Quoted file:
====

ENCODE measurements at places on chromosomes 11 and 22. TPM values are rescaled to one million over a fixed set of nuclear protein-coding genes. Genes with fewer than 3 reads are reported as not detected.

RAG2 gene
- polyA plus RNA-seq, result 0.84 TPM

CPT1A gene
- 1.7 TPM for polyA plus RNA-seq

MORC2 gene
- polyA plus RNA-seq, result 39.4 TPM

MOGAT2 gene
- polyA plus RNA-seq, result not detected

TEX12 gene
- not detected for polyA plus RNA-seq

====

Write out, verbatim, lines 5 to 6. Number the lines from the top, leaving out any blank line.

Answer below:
- 1.7 TPM for polyA plus RNA-seq

MORC2 gene